Abstract

Background: Acute leukemia is the most common pediatric malignancy, and high risk or relapsed disease accounts for the most frequent need for pediatric hematopoietic stem cell transplant (HSCT). The 5-year Event Free Survival for acute leukemia following HSCT approaches 55%, and we currently cannot predict which children will relapse following transplant. Prognostic determinants for allogeneic HSCT recipients are limited to risk status of underlying disease, type of transplant received (matched sibling donor vs. unrelated donor), and severity of graft vs. host disease (GVHD). Although some clinicians believe that an increase in RRT may actually reflect a better outcome, the prognostic significance of engraftment and regimen related toxicity (RRT) remains to be investigated. Patients receiving similar preparative regimens respond with varying degrees of toxicity which may reflect individual genetic variations and ultimately may determine their treatment outcome.

Objective: To determine whether engraftment or RRT correlates with outcome (sustained remission vs. relapse) in pediatric HSCT patients with acute leukemia.

Methods: A chart review was conducted on 96 consecutive pediatric allogeneic HSCT recipients with acute leukemia at Stanford University from 1996–2006 treated with TBI/ VP or TBI/CY. The previously validated Common Terminology Criteria for Adverse Events v3.0 (CTCAE) was used to assess stomatotoxicity, hepatoxicity, and nephrotoxicity as indicators of RRT based on a 5-point Likert scale (0=no toxicity, 5=death). Toxicity scores were recorded within a 15 and 30 day period following HSCT to minimize toxicity attributed to GVHD. Time to hematological recovery also was assessed. An independent sample, two-tailed t-test was used to compare children in different outcome groups (relapse vs. sustained complete remission [CR]) for both combined total acute leukemia (TOTAL) and separate subtypes (ALL and AML). Finally, the percentage of patients with CR was calculated above and below the mean for any significant variables. Patients who died of treatment-related mortality (TRM) were removed from the analyses regardless of their remission status to avoid confounding.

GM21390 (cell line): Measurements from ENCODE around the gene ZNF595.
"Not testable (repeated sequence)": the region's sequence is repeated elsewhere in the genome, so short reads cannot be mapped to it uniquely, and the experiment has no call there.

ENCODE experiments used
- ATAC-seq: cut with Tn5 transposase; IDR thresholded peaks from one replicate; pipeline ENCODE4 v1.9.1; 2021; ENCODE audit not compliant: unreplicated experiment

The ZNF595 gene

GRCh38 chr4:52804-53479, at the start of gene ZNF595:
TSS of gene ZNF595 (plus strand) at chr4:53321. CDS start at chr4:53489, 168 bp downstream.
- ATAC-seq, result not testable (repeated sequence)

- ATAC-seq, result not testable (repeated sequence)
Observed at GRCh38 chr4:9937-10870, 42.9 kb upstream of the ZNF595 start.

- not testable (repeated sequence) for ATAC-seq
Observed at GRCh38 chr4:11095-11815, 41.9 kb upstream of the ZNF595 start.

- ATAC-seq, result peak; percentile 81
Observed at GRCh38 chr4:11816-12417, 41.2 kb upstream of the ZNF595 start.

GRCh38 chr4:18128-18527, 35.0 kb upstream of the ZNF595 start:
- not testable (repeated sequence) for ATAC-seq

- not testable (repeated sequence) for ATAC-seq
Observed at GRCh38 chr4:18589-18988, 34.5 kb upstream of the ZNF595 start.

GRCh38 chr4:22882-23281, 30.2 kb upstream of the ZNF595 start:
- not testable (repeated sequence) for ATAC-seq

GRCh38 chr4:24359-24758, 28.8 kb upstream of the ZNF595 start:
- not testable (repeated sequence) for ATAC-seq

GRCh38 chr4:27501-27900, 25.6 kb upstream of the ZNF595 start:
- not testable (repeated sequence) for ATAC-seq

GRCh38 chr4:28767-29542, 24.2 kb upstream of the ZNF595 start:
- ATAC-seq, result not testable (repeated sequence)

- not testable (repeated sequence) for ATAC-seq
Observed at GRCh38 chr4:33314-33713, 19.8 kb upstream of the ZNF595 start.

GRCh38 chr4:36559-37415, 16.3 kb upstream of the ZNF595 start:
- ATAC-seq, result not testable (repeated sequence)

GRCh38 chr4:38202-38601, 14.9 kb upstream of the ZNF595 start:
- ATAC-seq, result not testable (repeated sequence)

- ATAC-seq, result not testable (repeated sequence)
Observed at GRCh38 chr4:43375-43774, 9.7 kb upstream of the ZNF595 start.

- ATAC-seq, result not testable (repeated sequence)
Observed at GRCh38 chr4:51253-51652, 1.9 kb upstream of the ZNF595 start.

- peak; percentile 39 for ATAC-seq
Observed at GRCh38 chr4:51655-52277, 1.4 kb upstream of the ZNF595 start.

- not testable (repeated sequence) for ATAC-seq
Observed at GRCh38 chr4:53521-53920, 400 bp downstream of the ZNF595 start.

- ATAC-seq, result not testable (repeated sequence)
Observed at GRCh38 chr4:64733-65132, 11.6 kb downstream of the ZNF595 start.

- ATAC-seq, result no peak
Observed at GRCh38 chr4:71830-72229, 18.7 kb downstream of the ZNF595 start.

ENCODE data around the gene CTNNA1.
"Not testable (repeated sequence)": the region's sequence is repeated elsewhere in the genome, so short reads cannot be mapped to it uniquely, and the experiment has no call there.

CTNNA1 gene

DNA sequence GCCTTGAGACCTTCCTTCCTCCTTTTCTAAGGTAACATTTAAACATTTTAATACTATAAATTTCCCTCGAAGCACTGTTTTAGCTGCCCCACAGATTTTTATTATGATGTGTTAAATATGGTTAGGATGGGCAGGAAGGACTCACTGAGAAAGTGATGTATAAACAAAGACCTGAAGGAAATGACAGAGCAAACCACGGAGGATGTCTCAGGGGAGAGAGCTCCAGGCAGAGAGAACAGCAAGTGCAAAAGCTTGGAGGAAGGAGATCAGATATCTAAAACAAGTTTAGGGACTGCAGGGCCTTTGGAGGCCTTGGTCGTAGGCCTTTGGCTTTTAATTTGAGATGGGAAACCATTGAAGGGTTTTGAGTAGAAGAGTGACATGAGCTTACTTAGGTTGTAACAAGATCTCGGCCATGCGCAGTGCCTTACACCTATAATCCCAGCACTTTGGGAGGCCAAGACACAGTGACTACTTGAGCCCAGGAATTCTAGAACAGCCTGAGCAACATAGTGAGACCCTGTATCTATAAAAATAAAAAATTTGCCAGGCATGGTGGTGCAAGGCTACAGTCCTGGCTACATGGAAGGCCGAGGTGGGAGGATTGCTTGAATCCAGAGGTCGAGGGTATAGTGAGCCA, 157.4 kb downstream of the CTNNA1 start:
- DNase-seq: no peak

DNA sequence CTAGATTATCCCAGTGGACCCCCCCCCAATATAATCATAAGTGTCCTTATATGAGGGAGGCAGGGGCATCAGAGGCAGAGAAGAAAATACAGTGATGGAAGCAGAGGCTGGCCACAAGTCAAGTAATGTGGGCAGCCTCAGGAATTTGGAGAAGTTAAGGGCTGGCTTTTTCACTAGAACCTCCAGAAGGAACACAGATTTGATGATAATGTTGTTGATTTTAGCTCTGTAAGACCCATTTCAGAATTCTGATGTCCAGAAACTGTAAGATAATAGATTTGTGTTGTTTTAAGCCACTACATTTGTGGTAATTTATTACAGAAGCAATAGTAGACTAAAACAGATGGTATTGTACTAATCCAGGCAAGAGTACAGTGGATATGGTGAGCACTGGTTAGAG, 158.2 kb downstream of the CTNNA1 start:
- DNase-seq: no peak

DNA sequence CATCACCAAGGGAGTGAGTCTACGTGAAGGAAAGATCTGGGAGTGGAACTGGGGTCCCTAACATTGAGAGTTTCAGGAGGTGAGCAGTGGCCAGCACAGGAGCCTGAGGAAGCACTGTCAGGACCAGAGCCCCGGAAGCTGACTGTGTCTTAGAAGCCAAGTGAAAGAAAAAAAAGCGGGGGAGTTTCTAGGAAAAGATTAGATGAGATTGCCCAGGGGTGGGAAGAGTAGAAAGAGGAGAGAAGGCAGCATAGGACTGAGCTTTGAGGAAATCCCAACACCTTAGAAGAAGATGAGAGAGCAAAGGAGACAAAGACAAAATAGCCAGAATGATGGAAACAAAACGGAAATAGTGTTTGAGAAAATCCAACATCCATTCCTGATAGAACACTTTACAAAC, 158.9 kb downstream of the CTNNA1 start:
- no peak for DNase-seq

Results: Data were collected on 96 patients (ALL=53, AML=43). Twenty-one patients with TRM were removed, and the following number of HSCT patients analyzed: 75 TOTAL (CR=53, Relapse=22), 44 ALL (CR=29, Relapse=15), and 31 AML (CR=24, Relapse=7). CR patients took longer time to reach platelet recovery (P100) compared to relapsed pt’s for TOTAL (111 vs. 45 days, p=0.007), ALL (110 vs. 47 days, p=0.055), and AML (112 vs. 40 days, p=0.041). The TOTAL CR group also had higher creatinine-15 day scores (0.70 vs. 0.31, p=0.033) as did the AML CR group (0.83 vs. 0.28, p=0.05). This creatinine difference was no longer significant by Day-30. The percentage of CR patients above the mean P100 time to platelet recovery for each category was: TOTAL 89.5% (n=17/19, mean 97 days), ALL 82% (n=9/11, mean 92 days), and AML 100% (n=8/8, mean 104 days). The percentage of CR patients with creatinine-15 day scores above the mean was: TOTAL 79% (n=23/29, mean score 0.59) and AML 86% (n=12/14, mean score 0.7). The difference in denominators for each group is due to removal of patients without available data for specific variables or death due to TRM.

Conclusion: This study represents one of the first attempts to methodically investigate whether engraftment and RTT are related to outcome in pediatric HSCT patients. Our retrospective analysis found delayed platelet engraftment (defined by platelet level of 100K/uL x 3 consecutive days) and higher creatinine-15 day values (less than 1.5 x normal) in leukemia patients who achieved sustained remission vs. those who ultimately relapsed. The difference in RRT scores between children who relapsed and those who did not may reflect differences in bone marrow and kidney exposure to previous chemotherapeutic agents; however, another explanation may be individual genetic variation in drug metabolism which leads to rapid drug clearance with lower RRT and subsequent relapse. Prospective studies are needed to validate our findings, in addition to high-throughput genomic screening to identify biological differences between children with different engraftment and RRT scores.

Disclosures: No relevant conflicts of interest to declare.

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